Saturday, March 17, 2012


The Sierre crash occurred on 13 March 2012 near Sierre, Switzerland, when a coach carrying teachers and children crashed into a wall in the Sierre Tunnel.

"The mystery of the bus crash that killed 22 children and six adults in a Swiss tunnel is deepening...

"A Swiss prosecutor in the case ruled out the driver being drunk, speeding or being distracted by a DVD player...

"The prosecutor, Olivier Elsig, made clear that the driver did not suffer a heart attack and had rested sufficiently before Tuesday's crash."

All the children on board were said to have been wearing seatbelts.

The coach had been carrying pupils from different schools in the Belgian towns of Lommel and Heverlee.

Didier Reynders, the Belgian foreign minister, said 'It is incomprehensible. There were three buses yet only one hit the wall, apparently without contact with any other vehicle.'

"A 12-year-old girl aboard the bus who escaped with serious injuries was the first survivor to describe what happened.

"She said: 'I felt a hard jolt. Then everything went dark. 'The seats worked loose and were flung around the bus. I was hurled forward and ended up pinned between two of the seats.'"

On 31 August 1997, Lady Diana died after a crash at the Place de l'Alma tunnel, in Paris.



attack on Iran said...

I have never believed that Lady Diana's crash was an accident. Give me a break. You do not have to be an extreme conspiracy theorist to understand that the powers that be in the UK wanted her gone. She had become more popular by far then the rest of the Monarchy, and that was intolerable. The trajedy is what she could have accomplished had she lived.

Unknown said...

It's incredible! Children pinned to their seats with their seat belts and then seats working loose and flinging those poor kids all over the bus in a trapped position.

Looking at that picture of the crashed bus, one would think it was a head-on collision-like it ran into a caterpillar head on. Running into a tunnel wall would side swipe the bus, how did that ghastly frontal impact occur?

Oh yeah, I smell fish all about. How fast would a bus laden with kids and chaperons be travelling to incur such serious damage and for the driver to lose complete control of it like this? It's like the bus was struck by a grenade or some kind of bomb; just look at that picture!

Sabotage? Oh yeah.

felix said...

The video footage just showed some scratch marks on the side of the tunnel. Nothing to show what the impact had been against. Like, how can you have a head-on crash with a tunnel wall?? Flipping over is more likely. Why does the MSM never ask such simple questions? Like why is the front registration plate immaculately preserved??

Anonymous said...

Accidents DON'T happen.

Anonymous said...

Well I noticed that initial reports focused on Sierre, now it is Sion. The tunnel seems to be equidistant between the two.

Diana Haider said...

The killing was done shortly after 9 pm CET on 2012-03-13 on the A9.
911, 22, 33, 13, 11.
The distance to Sion is 13 km.

Second picture shows coach crashed frontally against the wall:
In pictures: Switzerland coach crash
The spot of the fatal collision is marked with two inverted pyramids and the number 1143 (distance markings).

Number of victims per age and country varies between sources.
22 children, many 11 years old.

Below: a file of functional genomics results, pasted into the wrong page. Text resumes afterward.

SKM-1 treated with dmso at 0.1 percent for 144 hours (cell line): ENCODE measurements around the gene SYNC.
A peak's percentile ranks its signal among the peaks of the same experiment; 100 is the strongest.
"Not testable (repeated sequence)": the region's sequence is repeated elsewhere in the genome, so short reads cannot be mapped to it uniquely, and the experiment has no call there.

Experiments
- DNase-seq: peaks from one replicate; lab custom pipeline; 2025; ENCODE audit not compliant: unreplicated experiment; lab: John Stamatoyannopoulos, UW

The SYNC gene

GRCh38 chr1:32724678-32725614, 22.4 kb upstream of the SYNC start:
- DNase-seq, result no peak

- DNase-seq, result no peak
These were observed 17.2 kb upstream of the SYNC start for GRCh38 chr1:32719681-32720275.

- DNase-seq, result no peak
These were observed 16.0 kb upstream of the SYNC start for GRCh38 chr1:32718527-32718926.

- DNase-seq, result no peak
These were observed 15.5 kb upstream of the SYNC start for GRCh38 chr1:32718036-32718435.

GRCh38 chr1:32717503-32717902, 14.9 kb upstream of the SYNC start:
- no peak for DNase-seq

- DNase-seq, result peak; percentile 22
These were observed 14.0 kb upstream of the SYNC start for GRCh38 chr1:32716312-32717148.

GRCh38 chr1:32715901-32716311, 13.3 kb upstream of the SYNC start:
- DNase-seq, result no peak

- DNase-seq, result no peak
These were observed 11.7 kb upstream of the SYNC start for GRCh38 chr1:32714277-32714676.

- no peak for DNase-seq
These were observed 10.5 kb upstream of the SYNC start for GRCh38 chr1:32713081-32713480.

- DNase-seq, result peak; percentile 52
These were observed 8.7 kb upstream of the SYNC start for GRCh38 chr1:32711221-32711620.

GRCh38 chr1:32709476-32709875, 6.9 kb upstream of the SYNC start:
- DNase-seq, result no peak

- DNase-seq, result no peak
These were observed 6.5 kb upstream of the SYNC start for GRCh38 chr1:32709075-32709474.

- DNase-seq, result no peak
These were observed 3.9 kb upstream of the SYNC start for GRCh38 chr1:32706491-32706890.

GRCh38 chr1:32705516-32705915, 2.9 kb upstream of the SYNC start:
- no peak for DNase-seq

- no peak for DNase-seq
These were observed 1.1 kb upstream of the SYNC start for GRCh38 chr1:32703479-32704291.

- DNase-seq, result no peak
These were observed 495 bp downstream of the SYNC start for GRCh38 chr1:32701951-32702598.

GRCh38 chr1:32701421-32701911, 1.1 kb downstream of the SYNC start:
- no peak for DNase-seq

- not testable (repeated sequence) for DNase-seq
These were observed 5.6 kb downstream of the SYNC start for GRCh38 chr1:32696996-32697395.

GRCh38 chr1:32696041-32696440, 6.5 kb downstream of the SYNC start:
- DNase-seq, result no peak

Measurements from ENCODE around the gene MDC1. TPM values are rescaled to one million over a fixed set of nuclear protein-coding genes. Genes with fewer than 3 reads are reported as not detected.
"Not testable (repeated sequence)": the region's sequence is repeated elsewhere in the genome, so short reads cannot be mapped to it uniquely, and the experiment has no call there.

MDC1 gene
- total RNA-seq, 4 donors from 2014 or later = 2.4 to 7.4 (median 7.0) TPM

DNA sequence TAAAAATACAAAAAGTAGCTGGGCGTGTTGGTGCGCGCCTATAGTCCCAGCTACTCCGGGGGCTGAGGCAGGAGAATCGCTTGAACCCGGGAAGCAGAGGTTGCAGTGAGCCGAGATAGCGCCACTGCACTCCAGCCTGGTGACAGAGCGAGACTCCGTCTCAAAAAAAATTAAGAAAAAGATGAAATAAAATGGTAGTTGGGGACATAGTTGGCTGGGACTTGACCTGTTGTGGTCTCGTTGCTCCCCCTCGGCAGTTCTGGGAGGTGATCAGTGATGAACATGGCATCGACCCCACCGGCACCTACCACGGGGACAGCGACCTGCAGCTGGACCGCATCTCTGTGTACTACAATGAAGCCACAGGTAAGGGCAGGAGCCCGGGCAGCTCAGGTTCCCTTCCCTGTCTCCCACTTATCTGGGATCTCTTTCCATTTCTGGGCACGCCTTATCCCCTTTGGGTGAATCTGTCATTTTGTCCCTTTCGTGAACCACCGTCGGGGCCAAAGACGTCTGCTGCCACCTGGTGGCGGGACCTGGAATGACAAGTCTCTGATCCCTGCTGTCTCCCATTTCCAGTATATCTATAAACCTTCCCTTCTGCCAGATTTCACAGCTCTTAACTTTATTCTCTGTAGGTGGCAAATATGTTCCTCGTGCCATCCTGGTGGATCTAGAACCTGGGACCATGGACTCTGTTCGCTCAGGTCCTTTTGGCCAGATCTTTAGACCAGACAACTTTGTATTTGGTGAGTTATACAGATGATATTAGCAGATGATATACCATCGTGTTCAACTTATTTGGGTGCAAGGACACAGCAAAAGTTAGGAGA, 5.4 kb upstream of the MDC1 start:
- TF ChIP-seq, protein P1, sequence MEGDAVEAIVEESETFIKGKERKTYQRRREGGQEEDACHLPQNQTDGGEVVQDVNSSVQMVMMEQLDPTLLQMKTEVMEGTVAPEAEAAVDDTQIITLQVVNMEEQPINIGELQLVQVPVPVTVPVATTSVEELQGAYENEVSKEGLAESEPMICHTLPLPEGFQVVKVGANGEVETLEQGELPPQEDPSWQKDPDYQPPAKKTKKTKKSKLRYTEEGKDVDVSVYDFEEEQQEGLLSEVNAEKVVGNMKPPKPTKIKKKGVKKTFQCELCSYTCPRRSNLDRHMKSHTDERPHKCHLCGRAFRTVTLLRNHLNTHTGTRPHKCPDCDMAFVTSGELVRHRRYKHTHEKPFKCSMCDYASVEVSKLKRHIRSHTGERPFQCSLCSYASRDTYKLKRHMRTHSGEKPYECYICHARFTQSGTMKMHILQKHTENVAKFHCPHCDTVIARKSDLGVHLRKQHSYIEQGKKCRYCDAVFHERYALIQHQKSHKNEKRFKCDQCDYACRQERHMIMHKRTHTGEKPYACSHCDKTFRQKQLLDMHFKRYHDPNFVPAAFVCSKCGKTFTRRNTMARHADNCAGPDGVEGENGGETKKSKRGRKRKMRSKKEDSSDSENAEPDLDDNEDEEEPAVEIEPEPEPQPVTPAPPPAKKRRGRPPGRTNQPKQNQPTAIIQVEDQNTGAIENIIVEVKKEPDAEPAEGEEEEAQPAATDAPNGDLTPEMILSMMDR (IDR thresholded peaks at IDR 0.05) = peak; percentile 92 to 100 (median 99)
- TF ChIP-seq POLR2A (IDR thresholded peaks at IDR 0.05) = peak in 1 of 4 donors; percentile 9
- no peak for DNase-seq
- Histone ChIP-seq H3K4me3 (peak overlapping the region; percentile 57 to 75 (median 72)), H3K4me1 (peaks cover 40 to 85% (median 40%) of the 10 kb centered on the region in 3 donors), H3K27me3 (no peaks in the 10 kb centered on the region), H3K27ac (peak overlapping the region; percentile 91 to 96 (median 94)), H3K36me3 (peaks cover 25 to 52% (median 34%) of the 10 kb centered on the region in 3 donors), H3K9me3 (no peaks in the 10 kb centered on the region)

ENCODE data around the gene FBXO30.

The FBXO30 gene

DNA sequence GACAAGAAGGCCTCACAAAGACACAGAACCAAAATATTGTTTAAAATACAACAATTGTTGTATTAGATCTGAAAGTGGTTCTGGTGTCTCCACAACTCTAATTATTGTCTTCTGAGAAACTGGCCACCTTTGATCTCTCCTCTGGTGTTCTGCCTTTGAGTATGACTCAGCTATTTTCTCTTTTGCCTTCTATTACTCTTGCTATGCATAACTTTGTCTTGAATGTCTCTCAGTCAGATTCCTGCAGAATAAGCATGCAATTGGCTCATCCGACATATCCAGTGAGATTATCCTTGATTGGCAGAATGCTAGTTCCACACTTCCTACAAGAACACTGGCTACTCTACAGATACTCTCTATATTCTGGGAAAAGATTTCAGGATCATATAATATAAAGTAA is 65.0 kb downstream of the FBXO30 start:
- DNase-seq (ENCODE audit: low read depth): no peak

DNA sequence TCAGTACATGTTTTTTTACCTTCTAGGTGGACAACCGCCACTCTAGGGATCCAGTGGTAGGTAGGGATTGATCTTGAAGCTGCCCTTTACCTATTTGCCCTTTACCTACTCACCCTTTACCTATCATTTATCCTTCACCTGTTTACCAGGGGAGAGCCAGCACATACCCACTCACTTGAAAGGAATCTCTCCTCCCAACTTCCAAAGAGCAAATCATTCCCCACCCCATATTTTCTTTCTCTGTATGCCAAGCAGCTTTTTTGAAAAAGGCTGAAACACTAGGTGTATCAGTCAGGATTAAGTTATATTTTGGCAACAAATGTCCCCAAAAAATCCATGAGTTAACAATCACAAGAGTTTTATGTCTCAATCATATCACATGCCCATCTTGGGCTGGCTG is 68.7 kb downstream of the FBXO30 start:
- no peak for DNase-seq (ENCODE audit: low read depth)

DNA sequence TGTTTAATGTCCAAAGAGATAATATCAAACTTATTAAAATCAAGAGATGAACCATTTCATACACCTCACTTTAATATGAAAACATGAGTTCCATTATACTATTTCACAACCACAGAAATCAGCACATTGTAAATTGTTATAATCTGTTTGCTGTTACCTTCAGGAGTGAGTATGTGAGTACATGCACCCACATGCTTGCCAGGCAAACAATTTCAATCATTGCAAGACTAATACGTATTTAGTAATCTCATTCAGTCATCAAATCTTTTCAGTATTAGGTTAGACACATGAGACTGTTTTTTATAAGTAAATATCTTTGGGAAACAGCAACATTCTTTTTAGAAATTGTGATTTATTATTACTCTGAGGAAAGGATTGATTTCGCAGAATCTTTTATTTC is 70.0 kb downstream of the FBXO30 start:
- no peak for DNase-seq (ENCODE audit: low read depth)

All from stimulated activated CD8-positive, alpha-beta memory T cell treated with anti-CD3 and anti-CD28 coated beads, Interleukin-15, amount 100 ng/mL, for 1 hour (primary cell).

52 (4x13) passengers were placed in the targeted coach,
“Among the passengers aboard the crashed bus were 39 [3x13] Belgians, ten Dutch children, one German child, one British child, and one Polish child.“
"De mededeling van premier Di Rupo". 14 March 201
Page now censored/removed.
Wikipedia now counts 40 from Belgium, 9 from the Netherlands.

22 children and 6 adult victims were flown to Belgium in 2 Lockheed C-130 Hercules military transport planes.
Belgium held a minute of silence on 2012-03-16 at 11 am.

The targets were Catholic Christians, many from St Lambertus School in Heverlee.
Lambert of Maastricht's protector was murdered in 669,
Lambert was assassinated too, becoming a martyr for his defence of marital fidelity.

xilef said...

Actually, there is nothing sinister about the head-on collision of this bus. Just incredibly unlucky timing, i.e. an emergency stop bay built into the side of the tunnel. The bus didn't hit the side of the tunnel with its front. From markings left at the scene and footage from the surveillance cameras in the tunnel, this is what happened: the bus touched the right-side curb and was catapulted towards the left into the center of the lane. Probably, the driver over-corrected this and caused the bus to sharply veer back to the right again. Unfortunatley, at that exact place, there was no longer any curb on the right side, because there is an emergency stop bay there. And as the end wall of this bay is at a 90 degree angle to the tunnel wall, the bus came to an immediate stop from 100 km/h to zero in about 0.1 second. So, there is no wonder that the front of the bus is totally crushed, while its sides are relatively intact. This also explains the relatively undamaged number plate, i.e. the flat number plate was compressed between the flat concrete end wall of the emergency bay and the flat and strong steel bumper of the bus.
Now, many Swiss people are clamoring that it was crazy to have built the end walls of these bays at a 90 degree angle and that they should be reduced to 45 or 30 degree angles. However, while such an angle would prevent a frontal crash, it would probably catapult a vehicle into the path of other vehicles. So, it's hard to tell which is safer.

Anonymous said...

Swiss TV animation showing the coach being steered almost directly into the wall:

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